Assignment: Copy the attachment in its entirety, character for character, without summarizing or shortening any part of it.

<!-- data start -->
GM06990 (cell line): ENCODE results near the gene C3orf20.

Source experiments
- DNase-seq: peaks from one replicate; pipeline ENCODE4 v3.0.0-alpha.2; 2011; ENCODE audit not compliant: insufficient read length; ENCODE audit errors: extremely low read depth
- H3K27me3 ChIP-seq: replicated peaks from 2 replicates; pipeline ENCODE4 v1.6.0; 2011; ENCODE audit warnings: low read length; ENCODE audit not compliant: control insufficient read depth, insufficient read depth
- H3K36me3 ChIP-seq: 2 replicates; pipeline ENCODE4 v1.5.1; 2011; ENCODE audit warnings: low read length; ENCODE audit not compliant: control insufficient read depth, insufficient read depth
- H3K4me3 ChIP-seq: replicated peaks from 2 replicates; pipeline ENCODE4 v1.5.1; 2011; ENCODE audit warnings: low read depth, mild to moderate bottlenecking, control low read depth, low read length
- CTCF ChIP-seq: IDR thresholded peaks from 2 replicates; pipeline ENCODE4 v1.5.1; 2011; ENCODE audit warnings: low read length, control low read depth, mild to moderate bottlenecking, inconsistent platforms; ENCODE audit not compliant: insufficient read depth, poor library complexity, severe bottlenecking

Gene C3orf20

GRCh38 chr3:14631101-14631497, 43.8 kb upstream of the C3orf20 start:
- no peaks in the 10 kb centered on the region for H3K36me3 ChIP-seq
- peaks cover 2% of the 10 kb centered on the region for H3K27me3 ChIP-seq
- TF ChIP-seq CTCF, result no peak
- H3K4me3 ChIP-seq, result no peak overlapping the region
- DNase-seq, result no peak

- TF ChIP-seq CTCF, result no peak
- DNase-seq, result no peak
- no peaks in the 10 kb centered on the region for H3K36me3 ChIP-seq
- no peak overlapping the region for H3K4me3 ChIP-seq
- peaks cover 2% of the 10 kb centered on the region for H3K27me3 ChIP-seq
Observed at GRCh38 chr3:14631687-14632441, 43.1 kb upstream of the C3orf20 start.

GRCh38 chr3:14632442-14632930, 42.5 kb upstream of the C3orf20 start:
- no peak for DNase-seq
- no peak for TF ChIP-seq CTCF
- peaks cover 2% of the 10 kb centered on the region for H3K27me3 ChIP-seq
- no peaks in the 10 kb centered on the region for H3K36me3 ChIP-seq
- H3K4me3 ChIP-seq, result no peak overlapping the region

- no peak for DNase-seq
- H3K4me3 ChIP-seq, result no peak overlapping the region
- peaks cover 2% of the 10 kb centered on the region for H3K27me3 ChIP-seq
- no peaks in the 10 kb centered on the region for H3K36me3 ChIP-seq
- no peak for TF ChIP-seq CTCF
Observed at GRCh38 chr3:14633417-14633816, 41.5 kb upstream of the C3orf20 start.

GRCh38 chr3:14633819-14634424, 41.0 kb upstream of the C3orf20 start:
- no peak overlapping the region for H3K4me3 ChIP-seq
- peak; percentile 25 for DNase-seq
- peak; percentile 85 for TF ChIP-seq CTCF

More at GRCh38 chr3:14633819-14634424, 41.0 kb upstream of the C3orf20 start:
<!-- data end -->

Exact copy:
GM06990 (cell line): ENCODE results near the gene C3orf20.

Source experiments
- DNase-seq: peaks from one replicate; pipeline ENCODE4 v3.0.0-alpha.2; 2011; ENCODE audit not compliant: insufficient read length; ENCODE audit errors: extremely low read depth
- H3K27me3 ChIP-seq: replicated peaks from 2 replicates; pipeline ENCODE4 v1.6.0; 2011; ENCODE audit warnings: low read length; ENCODE audit not compliant: control insufficient read depth, insufficient read depth
- H3K36me3 ChIP-seq: 2 replicates; pipeline ENCODE4 v1.5.1; 2011; ENCODE audit warnings: low read length; ENCODE audit not compliant: control insufficient read depth, insufficient read depth
- H3K4me3 ChIP-seq: replicated peaks from 2 replicates; pipeline ENCODE4 v1.5.1; 2011; ENCODE audit warnings: low read depth, mild to moderate bottlenecking, control low read depth, low read length
- CTCF ChIP-seq: IDR thresholded peaks from 2 replicates; pipeline ENCODE4 v1.5.1; 2011; ENCODE audit warnings: low read length, control low read depth, mild to moderate bottlenecking, inconsistent platforms; ENCODE audit not compliant: insufficient read depth, poor library complexity, severe bottlenecking

Gene C3orf20

GRCh38 chr3:14631101-14631497, 43.8 kb upstream of the C3orf20 start:
- no peaks in the 10 kb centered on the region for H3K36me3 ChIP-seq
- peaks cover 2% of the 10 kb centered on the region for H3K27me3 ChIP-seq
- TF ChIP-seq CTCF, result no peak
- H3K4me3 ChIP-seq, result no peak overlapping the region
- DNase-seq, result no peak

- TF ChIP-seq CTCF, result no peak
- DNase-seq, result no peak
- no peaks in the 10 kb centered on the region for H3K36me3 ChIP-seq
- no peak overlapping the region for H3K4me3 ChIP-seq
- peaks cover 2% of the 10 kb centered on the region for H3K27me3 ChIP-seq
Observed at GRCh38 chr3:14631687-14632441, 43.1 kb upstream of the C3orf20 start.

GRCh38 chr3:14632442-14632930, 42.5 kb upstream of the C3orf20 start:
- no peak for DNase-seq
- no peak for TF ChIP-seq CTCF
- peaks cover 2% of the 10 kb centered on the region for H3K27me3 ChIP-seq
- no peaks in the 10 kb centered on the region for H3K36me3 ChIP-seq
- H3K4me3 ChIP-seq, result no peak overlapping the region

- no peak for DNase-seq
- H3K4me3 ChIP-seq, result no peak overlapping the region
- peaks cover 2% of the 10 kb centered on the region for H3K27me3 ChIP-seq
- no peaks in the 10 kb centered on the region for H3K36me3 ChIP-seq
- no peak for TF ChIP-seq CTCF
Observed at GRCh38 chr3:14633417-14633816, 41.5 kb upstream of the C3orf20 start.

GRCh38 chr3:14633819-14634424, 41.0 kb upstream of the C3orf20 start:
- no peak overlapping the region for H3K4me3 ChIP-seq
- peak; percentile 25 for DNase-seq
- peak; percentile 85 for TF ChIP-seq CTCF

More at GRCh38 chr3:14633819-14634424, 41.0 kb upstream of the C3orf20 start: